Moon Jae-in (left) and his replacement Yoon Suk-yeol in happier times.
South Korea’s new president Yoon Suk-yeol has not let the country’s narrowest ever election victory stop him from making waves in a system where the opposition party will still control the National Assembly for at least another two years.
Yoon, from the conservative People Power Party, beat the left-wing Democratic Party candidate Lee Jae-myung by only 0.73 percentage points. But he has since been involved in tensions with the Administration of outgoing Democratic President Moon Jae-in, underlining how divided the political environment may be.
Yoon has said he wants to move out of the Blue House, the traditional residence of the President, so he can be closer to the people, despite significant public opposition due to the cost. Meanwhile, Moon has appointed a new central bank governor sparking a row about how much he consulted the Yoon team. The outgoing and incoming leaders only met on Monday to discuss handover arrangements after an unusually long delay following an election result.
With the last two conservative presidents serving jail terms for corruption, there is much speculation about whether Yoon, a high-profile former prosecutor, will initiate investigations into Lee or Moon to undermine the Democratic control of the Assembly.
Yoon has promised to build stronger western alliance links with the United States and Japan and take a tougher approach to North Korea. But his authority after being sworn in on May 10 will be quickly tested by regional government elections in June ahead of the Assembly elections which are not due until 2024.
- Yoon’s narrow victory may be a setback for his country’s attempt to join the Comprehensive and Progressive Agreement for Trans-Pacific Partnership trade deal, according to Jin Kyo-suh, from the Korea Institute for International Economic Policy at East Asia Forum.
MODI’S MEGA PARTY
While two of the world’s most bruising political machines in Russia and China have run up against unexpected limits on their power in Ukraine this month, another has more quietly been flexing its muscles.
The sweeping election victory for the Bharatiya Janata Party (BJP) in India’s biggest state Uttar Pradesh has underlined how Prime Minister Narendra Modi has built the world’s biggest political party in the world’s biggest democracy despite a series of policy snafus during his seven years in power. The BJP claims 100 million registered members.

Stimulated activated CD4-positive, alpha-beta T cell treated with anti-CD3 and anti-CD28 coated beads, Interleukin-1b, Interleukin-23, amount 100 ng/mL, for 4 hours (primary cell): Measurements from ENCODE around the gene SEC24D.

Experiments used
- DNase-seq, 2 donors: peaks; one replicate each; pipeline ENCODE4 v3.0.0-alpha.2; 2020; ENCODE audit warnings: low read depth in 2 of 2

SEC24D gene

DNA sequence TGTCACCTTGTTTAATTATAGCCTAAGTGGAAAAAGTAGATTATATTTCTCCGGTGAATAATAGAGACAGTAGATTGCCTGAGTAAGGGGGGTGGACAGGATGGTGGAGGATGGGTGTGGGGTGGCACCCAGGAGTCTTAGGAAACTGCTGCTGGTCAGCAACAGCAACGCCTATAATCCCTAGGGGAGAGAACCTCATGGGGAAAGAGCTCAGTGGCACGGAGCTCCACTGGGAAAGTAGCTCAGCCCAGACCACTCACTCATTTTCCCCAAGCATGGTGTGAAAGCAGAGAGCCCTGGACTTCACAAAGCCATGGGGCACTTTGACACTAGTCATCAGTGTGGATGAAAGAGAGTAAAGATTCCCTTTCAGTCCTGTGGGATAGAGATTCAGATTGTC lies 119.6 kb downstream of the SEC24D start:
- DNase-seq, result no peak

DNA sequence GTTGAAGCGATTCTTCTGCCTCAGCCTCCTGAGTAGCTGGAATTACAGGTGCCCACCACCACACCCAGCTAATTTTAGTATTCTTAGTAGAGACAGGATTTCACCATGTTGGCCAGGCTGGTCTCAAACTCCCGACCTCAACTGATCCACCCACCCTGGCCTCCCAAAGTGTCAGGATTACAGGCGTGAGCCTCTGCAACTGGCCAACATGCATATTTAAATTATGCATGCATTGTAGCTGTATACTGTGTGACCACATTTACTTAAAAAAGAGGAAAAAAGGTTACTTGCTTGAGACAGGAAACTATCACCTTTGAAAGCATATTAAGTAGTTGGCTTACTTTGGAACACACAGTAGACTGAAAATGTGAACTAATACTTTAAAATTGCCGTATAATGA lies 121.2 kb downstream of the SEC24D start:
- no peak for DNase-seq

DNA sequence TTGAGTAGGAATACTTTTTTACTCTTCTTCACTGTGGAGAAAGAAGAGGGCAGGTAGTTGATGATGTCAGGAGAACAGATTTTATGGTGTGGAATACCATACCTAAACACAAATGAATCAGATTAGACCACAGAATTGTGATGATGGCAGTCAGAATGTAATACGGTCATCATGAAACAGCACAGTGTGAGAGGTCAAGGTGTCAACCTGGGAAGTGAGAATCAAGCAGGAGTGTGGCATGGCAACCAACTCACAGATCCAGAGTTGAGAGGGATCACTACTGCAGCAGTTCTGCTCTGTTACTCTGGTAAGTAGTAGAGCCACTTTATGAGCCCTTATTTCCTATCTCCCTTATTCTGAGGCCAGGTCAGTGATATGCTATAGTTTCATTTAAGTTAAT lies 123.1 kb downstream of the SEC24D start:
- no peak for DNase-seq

And the collapse of the once similarly dominant Congress Party in the parallel state election in Punjab has underlined how while political opposition is still alive in India, it is hard to frame up a national alternative to the BJP.
The BJP lost some ground in Uttar Pradesh but still rules in the Hindu heartland state of 200 million people where it barely existed a decade ago in a sign Modi has recovered from the pandemic and is on track to win the 2024 national elections.
The success of the New Delhi-based Aam Aadmi (Common Man) Party in Punjab at the expense of Congress has raised some hopes this still relatively new party could become the basis of a new coalition to challenge the BJP.
Indian election watcher Ruchir Sharma writes in the Financial Times that Modi’s humble origin and uncorruptible image has allowed him to stand out from India’s political establishment.
Ground floor ... Joko Widodo at the planned new capital. Picture: Presidential office
Indonesia’s President Joko Widodo is pushing ahead with his ambitious plan to build a new capital city to replace Jakarta in East Kalimantan amid renewed speculation he wants to extend his term in office.
In early March he camped out on the construction site for the proposed $50 billion city to be called Nusantara after swearing in the new head of the construction authority and holding a meeting of regional governors at the location.
But the visit has only added to speculation that Widodo is once again eyeing an extension of his presidential term to ensure the new city gets built, with several political figures backing some form of change to his scheduled departure from office in 2024.